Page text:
Ontarians take pride in being the most multicultural province in Canada. Our province is home to over 50 percent of Canada’s newcomers, and nearly 15 percent of households speak a non-official language. This cultural and linguistic diversity is celebrated and protected through the Charter of Rights & Freedoms, the Ontario Human Rights Code, and the Canada Multiculturalism Act.
However, linguistic diversity also poses challenges when it comes to essential services like health care. The Canada Health Act and the provincial Patients First Act acknowledge that everyone in Ontario has the right to high-quality medical care. However, Ontario patients who speak non-official languages often do not receive language supports, like medical interpreters. Evidence shows that people who speak non-official languages receive inferior care with a greater risk of medical errors, unnecessary tests, and adverse reactions to treatment. Additionally, the lack of language supports compromises the right that all patients have to understand the care that they’re receiving and make informed decisions about treatment, fundamentally undermining their autonomy.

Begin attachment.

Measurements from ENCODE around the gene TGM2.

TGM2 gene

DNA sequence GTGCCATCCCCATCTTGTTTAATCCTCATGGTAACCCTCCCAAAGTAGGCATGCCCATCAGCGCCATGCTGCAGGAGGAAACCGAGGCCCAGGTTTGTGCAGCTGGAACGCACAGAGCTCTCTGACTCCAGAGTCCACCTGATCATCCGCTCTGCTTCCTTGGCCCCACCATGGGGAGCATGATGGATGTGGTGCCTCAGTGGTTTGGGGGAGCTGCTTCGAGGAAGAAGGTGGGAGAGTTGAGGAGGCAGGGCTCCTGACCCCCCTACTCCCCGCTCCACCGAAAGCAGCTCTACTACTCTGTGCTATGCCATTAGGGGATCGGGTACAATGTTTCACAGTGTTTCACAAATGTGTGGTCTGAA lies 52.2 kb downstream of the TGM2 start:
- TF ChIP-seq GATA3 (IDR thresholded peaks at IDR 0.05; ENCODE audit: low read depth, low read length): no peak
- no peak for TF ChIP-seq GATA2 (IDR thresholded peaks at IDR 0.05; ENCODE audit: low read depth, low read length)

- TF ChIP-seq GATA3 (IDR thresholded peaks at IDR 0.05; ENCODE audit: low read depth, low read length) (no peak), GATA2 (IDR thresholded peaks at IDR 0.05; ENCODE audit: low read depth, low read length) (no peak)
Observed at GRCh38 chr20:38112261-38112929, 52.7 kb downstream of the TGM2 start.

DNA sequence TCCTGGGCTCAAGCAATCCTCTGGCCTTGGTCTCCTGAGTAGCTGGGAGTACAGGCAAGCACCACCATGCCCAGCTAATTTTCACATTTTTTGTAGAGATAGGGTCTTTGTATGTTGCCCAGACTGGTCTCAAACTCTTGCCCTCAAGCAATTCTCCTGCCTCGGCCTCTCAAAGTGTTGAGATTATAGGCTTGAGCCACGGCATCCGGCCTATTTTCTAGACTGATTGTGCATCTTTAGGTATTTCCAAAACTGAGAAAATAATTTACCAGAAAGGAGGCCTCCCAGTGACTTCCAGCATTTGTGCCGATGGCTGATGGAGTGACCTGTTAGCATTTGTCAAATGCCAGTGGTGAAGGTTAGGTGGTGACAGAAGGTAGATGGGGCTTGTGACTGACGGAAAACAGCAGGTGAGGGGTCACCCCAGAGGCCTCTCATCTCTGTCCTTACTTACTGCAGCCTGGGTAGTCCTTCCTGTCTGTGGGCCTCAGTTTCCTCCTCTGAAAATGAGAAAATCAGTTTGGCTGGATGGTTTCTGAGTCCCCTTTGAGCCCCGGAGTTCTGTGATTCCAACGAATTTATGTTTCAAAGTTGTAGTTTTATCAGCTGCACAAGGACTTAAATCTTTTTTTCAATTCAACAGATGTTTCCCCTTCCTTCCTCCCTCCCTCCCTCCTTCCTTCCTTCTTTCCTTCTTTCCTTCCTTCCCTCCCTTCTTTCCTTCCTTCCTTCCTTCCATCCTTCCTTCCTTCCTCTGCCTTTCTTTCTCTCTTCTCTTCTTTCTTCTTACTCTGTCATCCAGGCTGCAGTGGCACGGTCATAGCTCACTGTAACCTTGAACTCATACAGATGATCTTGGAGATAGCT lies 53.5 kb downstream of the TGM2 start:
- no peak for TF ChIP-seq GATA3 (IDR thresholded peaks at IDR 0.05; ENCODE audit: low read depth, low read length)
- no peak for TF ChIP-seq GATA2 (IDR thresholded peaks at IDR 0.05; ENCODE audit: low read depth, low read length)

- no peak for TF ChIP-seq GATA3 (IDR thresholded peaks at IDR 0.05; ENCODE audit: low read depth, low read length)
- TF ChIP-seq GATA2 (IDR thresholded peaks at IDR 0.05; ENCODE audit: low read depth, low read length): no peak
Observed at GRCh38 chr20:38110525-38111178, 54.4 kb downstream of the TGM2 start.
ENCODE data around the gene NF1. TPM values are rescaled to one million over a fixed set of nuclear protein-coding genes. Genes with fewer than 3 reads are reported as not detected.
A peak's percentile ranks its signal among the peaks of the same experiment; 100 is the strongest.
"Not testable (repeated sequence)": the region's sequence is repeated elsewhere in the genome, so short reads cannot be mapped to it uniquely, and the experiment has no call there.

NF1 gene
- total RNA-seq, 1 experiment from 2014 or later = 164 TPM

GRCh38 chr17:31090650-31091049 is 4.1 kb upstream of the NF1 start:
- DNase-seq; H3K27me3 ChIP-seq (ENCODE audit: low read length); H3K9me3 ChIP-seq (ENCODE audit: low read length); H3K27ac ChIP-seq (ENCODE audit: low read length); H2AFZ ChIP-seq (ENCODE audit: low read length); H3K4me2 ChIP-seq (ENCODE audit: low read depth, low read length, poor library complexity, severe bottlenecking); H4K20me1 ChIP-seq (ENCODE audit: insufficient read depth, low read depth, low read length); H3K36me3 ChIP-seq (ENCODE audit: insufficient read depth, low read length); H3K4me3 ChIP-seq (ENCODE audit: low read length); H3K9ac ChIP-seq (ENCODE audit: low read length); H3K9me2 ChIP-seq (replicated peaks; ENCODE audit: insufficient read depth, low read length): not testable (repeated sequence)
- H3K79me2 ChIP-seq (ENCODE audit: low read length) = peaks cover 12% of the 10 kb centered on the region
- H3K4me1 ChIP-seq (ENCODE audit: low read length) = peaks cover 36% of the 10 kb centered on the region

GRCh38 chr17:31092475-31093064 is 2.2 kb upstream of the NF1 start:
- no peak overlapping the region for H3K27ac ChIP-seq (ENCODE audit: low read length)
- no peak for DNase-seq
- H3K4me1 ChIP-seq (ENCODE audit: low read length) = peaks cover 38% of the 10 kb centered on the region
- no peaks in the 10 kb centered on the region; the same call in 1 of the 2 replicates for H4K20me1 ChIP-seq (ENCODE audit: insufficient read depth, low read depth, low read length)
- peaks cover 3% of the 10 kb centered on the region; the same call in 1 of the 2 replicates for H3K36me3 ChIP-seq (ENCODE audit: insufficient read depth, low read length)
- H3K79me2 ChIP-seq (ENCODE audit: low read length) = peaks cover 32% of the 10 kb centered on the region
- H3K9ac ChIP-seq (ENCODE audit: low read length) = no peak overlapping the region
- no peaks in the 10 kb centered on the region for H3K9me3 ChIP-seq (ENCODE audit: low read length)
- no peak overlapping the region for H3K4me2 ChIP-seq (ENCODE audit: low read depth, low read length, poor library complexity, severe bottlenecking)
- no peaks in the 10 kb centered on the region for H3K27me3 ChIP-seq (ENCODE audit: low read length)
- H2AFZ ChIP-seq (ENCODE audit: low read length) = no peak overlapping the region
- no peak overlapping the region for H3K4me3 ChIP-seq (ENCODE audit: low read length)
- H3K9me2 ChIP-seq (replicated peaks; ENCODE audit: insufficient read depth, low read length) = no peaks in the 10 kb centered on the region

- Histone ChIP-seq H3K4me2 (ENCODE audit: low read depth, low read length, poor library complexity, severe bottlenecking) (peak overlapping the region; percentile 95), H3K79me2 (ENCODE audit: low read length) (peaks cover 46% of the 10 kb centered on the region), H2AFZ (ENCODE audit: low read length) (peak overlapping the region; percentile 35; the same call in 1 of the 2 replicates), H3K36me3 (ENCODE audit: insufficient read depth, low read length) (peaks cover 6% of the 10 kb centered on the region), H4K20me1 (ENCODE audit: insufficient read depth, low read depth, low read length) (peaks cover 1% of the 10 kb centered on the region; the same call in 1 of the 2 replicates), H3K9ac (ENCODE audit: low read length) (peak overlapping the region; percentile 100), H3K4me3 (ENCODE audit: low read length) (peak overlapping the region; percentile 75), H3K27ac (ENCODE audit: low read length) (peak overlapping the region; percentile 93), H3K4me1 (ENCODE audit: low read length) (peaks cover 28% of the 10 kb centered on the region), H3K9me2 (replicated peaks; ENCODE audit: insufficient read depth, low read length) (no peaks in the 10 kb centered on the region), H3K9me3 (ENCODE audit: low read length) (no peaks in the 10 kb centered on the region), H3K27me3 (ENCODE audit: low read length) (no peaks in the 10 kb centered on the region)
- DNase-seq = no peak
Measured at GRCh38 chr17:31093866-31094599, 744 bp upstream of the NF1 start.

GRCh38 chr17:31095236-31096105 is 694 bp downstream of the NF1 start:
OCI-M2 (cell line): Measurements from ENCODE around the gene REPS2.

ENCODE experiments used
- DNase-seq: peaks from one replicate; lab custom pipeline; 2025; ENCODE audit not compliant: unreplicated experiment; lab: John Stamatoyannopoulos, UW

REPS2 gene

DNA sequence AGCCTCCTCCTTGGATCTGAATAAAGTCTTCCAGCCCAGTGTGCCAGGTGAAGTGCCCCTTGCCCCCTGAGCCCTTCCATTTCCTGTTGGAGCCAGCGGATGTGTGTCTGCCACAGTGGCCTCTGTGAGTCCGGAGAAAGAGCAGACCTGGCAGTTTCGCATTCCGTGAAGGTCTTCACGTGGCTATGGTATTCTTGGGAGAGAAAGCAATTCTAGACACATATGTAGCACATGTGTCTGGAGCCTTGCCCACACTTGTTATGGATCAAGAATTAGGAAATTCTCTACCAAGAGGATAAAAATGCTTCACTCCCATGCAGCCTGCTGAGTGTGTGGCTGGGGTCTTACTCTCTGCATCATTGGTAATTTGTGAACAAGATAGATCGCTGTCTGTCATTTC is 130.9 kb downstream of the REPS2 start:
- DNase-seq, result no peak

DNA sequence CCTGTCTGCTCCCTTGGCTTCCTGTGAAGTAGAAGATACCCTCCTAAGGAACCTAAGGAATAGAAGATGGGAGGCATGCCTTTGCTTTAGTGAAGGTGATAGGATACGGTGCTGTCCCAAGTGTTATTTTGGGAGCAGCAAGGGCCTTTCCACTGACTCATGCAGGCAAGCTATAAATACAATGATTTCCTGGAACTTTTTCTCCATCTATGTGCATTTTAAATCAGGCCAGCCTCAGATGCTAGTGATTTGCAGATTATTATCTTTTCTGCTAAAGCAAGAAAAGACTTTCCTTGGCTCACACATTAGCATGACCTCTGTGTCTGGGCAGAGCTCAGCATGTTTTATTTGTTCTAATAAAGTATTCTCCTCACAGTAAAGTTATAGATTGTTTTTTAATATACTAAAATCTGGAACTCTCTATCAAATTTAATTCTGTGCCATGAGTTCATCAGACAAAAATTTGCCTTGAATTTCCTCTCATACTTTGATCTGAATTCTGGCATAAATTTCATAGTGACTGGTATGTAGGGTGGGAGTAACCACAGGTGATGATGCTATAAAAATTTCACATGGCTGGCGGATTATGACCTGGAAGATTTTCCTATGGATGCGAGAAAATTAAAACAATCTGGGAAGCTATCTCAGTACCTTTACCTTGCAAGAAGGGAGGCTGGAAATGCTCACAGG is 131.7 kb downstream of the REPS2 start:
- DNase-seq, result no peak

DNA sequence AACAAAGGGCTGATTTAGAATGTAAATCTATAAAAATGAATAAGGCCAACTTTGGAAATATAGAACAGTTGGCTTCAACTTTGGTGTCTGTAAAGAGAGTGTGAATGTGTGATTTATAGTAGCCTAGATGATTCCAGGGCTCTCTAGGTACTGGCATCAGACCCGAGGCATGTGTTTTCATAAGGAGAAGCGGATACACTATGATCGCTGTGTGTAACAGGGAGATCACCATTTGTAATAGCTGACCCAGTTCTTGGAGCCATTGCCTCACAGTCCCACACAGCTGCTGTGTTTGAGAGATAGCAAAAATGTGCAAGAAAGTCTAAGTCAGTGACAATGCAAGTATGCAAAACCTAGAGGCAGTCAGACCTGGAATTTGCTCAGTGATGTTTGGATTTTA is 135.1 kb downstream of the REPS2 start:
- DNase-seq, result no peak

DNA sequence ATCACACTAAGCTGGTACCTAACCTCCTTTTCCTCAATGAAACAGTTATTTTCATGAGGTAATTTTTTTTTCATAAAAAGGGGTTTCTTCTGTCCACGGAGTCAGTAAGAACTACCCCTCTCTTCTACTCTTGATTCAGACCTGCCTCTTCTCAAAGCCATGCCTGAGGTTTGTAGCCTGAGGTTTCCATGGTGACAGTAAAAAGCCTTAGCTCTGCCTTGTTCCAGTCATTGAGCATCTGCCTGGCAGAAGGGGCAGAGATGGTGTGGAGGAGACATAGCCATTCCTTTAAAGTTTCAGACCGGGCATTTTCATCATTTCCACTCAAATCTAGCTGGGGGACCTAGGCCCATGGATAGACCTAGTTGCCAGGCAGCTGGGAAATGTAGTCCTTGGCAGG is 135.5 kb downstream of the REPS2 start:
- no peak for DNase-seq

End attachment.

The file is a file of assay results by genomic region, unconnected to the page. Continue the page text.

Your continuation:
As a result, those who speak non-official languages are routinely being denied their rights in health care settings. It’s time to make good on Ontario’s commitment to inclusivity and diversity by ensuring that all patients, no matter what language they speak, have equal access to good health care.